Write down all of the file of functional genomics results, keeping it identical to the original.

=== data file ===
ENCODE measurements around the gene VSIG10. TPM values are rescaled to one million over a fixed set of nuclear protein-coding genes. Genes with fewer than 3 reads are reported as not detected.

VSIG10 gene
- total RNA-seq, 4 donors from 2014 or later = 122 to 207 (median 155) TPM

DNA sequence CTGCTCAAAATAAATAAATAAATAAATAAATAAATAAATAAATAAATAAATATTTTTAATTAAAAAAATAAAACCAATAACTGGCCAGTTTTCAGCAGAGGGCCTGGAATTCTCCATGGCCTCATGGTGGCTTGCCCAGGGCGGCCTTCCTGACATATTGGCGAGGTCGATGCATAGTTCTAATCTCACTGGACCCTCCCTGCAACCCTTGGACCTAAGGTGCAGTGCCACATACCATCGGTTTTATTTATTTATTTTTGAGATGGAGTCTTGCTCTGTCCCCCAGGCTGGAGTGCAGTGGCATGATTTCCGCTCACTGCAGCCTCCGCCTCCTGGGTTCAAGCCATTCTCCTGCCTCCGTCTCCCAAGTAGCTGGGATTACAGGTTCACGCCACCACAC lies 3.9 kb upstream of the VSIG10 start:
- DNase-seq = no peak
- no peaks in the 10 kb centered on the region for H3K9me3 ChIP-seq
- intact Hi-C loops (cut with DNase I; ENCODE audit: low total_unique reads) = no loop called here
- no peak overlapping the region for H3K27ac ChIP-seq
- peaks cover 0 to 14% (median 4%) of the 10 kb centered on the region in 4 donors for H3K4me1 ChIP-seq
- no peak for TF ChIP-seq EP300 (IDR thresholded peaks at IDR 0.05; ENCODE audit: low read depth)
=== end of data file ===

ENCODE measurements around the gene VSIG10. TPM values are rescaled to one million over a fixed set of nuclear protein-coding genes. Genes with fewer than 3 reads are reported as not detected.

VSIG10 gene
- total RNA-seq, 4 donors from 2014 or later = 122 to 207 (median 155) TPM

DNA sequence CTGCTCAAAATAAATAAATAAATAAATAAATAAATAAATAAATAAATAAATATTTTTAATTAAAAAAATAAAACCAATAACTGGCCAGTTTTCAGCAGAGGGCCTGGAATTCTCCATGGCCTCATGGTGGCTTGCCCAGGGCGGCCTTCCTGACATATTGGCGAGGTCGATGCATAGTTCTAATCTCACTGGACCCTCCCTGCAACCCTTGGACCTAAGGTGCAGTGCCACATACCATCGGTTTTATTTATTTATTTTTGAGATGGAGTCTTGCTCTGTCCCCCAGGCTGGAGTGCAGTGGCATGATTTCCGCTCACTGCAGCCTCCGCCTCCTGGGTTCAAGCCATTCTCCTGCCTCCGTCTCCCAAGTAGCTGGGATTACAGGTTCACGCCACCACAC lies 3.9 kb upstream of the VSIG10 start:
- DNase-seq = no peak
- no peaks in the 10 kb centered on the region for H3K9me3 ChIP-seq
- intact Hi-C loops (cut with DNase I; ENCODE audit: low total_unique reads) = no loop called here
- no peak overlapping the region for H3K27ac ChIP-seq
- peaks cover 0 to 14% (median 4%) of the 10 kb centered on the region in 4 donors for H3K4me1 ChIP-seq
- no peak for TF ChIP-seq EP300 (IDR thresholded peaks at IDR 0.05; ENCODE audit: low read depth)